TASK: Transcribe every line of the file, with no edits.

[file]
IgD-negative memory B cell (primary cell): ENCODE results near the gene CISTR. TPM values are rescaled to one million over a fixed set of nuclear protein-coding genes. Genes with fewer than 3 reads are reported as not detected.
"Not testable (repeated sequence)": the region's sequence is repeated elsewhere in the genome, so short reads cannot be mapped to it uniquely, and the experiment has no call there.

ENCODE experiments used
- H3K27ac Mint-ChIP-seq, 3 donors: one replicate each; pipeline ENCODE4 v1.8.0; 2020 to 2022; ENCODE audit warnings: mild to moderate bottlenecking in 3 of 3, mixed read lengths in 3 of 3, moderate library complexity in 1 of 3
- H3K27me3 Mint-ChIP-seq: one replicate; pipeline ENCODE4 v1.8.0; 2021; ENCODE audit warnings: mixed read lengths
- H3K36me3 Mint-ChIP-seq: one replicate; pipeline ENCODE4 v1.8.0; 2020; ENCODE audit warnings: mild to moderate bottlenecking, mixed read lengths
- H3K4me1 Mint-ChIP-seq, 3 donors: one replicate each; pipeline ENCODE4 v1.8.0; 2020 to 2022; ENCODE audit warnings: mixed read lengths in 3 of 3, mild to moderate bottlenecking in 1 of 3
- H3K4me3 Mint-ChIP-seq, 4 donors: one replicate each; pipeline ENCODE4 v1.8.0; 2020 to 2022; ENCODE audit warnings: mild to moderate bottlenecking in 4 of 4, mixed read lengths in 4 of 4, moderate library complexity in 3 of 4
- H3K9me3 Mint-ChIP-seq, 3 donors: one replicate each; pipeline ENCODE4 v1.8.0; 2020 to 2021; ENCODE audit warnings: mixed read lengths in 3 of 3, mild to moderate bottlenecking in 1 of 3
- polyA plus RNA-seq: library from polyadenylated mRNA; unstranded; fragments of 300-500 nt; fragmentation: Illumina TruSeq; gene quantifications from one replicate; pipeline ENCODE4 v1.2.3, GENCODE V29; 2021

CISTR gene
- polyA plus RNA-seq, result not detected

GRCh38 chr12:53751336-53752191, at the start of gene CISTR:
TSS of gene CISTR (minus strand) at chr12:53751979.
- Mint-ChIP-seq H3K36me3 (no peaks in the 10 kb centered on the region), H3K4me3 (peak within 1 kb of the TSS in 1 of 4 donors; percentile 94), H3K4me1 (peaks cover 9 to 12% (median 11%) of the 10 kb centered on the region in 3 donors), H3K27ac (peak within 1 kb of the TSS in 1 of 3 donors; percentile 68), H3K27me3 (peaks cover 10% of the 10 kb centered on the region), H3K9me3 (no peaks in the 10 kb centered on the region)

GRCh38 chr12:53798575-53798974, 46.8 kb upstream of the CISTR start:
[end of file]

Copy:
IgD-negative memory B cell (primary cell): ENCODE results near the gene CISTR. TPM values are rescaled to one million over a fixed set of nuclear protein-coding genes. Genes with fewer than 3 reads are reported as not detected.
"Not testable (repeated sequence)": the region's sequence is repeated elsewhere in the genome, so short reads cannot be mapped to it uniquely, and the experiment has no call there.

ENCODE experiments used
- H3K27ac Mint-ChIP-seq, 3 donors: one replicate each; pipeline ENCODE4 v1.8.0; 2020 to 2022; ENCODE audit warnings: mild to moderate bottlenecking in 3 of 3, mixed read lengths in 3 of 3, moderate library complexity in 1 of 3
- H3K27me3 Mint-ChIP-seq: one replicate; pipeline ENCODE4 v1.8.0; 2021; ENCODE audit warnings: mixed read lengths
- H3K36me3 Mint-ChIP-seq: one replicate; pipeline ENCODE4 v1.8.0; 2020; ENCODE audit warnings: mild to moderate bottlenecking, mixed read lengths
- H3K4me1 Mint-ChIP-seq, 3 donors: one replicate each; pipeline ENCODE4 v1.8.0; 2020 to 2022; ENCODE audit warnings: mixed read lengths in 3 of 3, mild to moderate bottlenecking in 1 of 3
- H3K4me3 Mint-ChIP-seq, 4 donors: one replicate each; pipeline ENCODE4 v1.8.0; 2020 to 2022; ENCODE audit warnings: mild to moderate bottlenecking in 4 of 4, mixed read lengths in 4 of 4, moderate library complexity in 3 of 4
- H3K9me3 Mint-ChIP-seq, 3 donors: one replicate each; pipeline ENCODE4 v1.8.0; 2020 to 2021; ENCODE audit warnings: mixed read lengths in 3 of 3, mild to moderate bottlenecking in 1 of 3
- polyA plus RNA-seq: library from polyadenylated mRNA; unstranded; fragments of 300-500 nt; fragmentation: Illumina TruSeq; gene quantifications from one replicate; pipeline ENCODE4 v1.2.3, GENCODE V29; 2021

CISTR gene
- polyA plus RNA-seq, result not detected

GRCh38 chr12:53751336-53752191, at the start of gene CISTR:
TSS of gene CISTR (minus strand) at chr12:53751979.
- Mint-ChIP-seq H3K36me3 (no peaks in the 10 kb centered on the region), H3K4me3 (peak within 1 kb of the TSS in 1 of 4 donors; percentile 94), H3K4me1 (peaks cover 9 to 12% (median 11%) of the 10 kb centered on the region in 3 donors), H3K27ac (peak within 1 kb of the TSS in 1 of 3 donors; percentile 68), H3K27me3 (peaks cover 10% of the 10 kb centered on the region), H3K9me3 (no peaks in the 10 kb centered on the region)

GRCh38 chr12:53798575-53798974, 46.8 kb upstream of the CISTR start: